Michael Starghill for NPR
Erica Cuellar’s dad wasn’t worried, even if she was.
It was still the early days of the coronavirus pandemic — March 2020 — and Cuellar and her husband were becoming anxious about whether they could afford the $1,200 rent for their house in Houston. She’d lost her job as a home health aide for a boy with autism, and the news made it sound like most businesses were about to shut down, which would likely mean her husband would be getting fewer hours at the pipe yard where he works — or maybe even be laid off.
“If there was going to be shutdowns, those shutdowns would be not paid,” she says. And, of course, “working with pipes is not really something you can do at home.”
Her dad, on the other hand, lives in town, and owns his home. So he invited the couple and their toddler to move in with him — even though he was in his mid-60s and having a houseful of people could put him more at risk of getting COVID-19.
This story of families moving in together when their rent became unaffordable illustrates just one way that housing insecurity has connected to viral transmission during the pandemic.
“A person loses their home; they often move in with friends or family, [or] they might enter a homeless shelter,” says Kathryn Leifheit, a postdoctoral fellow and epidemiologist at the UCLA Fielding School of Public Health. They might move into a motel, so everyone’s in closer quarters. Losing a home “increases your number of contacts in the community, and it increases the efficiency with which COVID can spread through a community.”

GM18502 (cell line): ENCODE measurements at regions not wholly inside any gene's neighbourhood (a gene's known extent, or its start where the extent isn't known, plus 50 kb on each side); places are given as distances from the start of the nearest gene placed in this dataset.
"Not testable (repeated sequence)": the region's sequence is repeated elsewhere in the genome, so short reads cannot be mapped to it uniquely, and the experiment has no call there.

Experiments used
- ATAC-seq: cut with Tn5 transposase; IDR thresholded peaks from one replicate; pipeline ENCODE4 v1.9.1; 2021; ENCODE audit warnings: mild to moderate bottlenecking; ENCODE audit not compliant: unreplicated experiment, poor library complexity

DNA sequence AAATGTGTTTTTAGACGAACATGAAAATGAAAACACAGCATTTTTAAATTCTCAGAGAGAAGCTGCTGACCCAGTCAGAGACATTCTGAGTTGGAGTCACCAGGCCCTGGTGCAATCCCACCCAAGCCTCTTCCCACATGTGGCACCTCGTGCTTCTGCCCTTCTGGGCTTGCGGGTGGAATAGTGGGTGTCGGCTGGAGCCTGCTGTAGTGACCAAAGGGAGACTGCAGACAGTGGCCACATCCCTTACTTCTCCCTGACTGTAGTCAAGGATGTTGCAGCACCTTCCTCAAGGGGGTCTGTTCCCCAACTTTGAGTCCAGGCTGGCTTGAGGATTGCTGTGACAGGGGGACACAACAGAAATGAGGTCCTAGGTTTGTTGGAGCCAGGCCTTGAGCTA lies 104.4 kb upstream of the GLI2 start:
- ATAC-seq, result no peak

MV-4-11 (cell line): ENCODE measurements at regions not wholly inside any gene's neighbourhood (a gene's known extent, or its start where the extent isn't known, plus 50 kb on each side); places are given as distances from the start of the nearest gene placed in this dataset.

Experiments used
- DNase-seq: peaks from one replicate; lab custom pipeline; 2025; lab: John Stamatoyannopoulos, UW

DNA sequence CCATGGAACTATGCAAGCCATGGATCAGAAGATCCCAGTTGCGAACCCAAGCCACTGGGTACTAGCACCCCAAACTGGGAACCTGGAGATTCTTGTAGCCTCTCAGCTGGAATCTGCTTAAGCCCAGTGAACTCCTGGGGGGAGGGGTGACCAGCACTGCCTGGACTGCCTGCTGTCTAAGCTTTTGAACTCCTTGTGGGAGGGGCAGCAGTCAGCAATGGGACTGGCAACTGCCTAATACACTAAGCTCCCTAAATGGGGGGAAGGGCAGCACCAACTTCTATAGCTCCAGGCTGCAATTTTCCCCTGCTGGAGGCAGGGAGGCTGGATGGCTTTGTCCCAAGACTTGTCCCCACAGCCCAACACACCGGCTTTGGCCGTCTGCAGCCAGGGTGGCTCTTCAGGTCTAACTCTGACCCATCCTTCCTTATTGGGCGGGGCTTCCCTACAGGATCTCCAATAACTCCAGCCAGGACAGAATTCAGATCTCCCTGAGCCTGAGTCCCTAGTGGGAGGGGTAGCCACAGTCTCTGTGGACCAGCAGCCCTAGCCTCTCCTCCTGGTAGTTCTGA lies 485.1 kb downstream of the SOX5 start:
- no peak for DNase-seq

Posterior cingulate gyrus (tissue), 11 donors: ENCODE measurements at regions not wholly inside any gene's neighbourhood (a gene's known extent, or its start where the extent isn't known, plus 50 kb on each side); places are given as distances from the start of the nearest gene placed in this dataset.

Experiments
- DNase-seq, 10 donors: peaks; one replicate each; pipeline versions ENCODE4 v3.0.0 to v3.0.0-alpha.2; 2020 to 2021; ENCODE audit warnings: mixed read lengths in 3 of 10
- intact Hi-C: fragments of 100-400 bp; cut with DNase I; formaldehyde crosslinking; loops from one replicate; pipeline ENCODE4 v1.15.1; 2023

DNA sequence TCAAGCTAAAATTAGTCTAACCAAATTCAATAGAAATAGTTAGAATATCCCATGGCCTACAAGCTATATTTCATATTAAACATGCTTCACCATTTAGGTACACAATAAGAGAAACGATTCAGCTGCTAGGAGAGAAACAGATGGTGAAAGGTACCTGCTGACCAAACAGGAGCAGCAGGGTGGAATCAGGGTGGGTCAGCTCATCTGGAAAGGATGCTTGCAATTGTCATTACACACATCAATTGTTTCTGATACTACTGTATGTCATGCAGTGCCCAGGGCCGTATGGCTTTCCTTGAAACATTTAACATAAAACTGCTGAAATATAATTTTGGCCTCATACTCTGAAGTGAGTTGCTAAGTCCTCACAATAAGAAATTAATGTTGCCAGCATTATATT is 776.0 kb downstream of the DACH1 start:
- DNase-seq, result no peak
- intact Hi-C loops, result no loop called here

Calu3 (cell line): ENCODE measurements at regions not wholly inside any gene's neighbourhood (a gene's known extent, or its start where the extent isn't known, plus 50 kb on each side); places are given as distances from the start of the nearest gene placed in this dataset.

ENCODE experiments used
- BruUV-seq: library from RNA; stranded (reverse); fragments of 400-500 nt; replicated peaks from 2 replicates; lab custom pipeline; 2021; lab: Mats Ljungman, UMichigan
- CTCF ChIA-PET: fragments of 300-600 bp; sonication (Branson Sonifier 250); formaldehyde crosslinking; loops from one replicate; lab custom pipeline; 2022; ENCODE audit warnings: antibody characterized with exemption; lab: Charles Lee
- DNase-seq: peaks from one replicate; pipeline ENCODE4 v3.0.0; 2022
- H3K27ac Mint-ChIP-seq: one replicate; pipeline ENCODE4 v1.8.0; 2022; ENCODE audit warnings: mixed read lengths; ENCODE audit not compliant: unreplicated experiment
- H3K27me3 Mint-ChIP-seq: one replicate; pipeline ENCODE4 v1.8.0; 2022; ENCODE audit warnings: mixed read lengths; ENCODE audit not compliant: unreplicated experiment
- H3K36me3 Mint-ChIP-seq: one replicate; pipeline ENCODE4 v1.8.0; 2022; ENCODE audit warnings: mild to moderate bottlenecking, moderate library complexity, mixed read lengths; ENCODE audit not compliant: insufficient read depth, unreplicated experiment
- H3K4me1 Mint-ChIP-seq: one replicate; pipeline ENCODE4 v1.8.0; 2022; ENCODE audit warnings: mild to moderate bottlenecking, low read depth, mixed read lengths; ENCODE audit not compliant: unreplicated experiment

Bringing the virus home
“My dad was like, ‘Don’t worry about it. We’ll be fine,’ ” Cuellar says. “My dad — he doesn’t like going to the hospital or anything. He believes he can cure himself. He was like, ‘Don’t worry. I’ll be fine.’ “
The young family broke their lease early and moved in with him. Cuellar’s husband had fewer hours, but he was still going in to work at the pipe yard, so there was a risk he could bring the virus home. “His job did not take [the pandemic] seriously, whatsoever,” Cuellar says.
Then, in July 2020, her husband got sick.
Michael Starghill for NPR
“July the 4th — that’s the day that he came home and he did not feel good,” she recalls. “He got COVID, I got COVID, my 2-year-old got COVID, my dad got COVID.”
She and her toddler didn’t have any symptoms, but both her husband and dad got very sick.
“My husband went to the hospital first because he couldn’t breathe. And then, three days later, my dad was having trouble breathing, so I took him to the same hospital,” she says. “All the doctors were asking me, ‘If they need to be ventilated, are you OK with that?’ Thankfully, neither one of them had to be, but it was the most stressful time of my life.”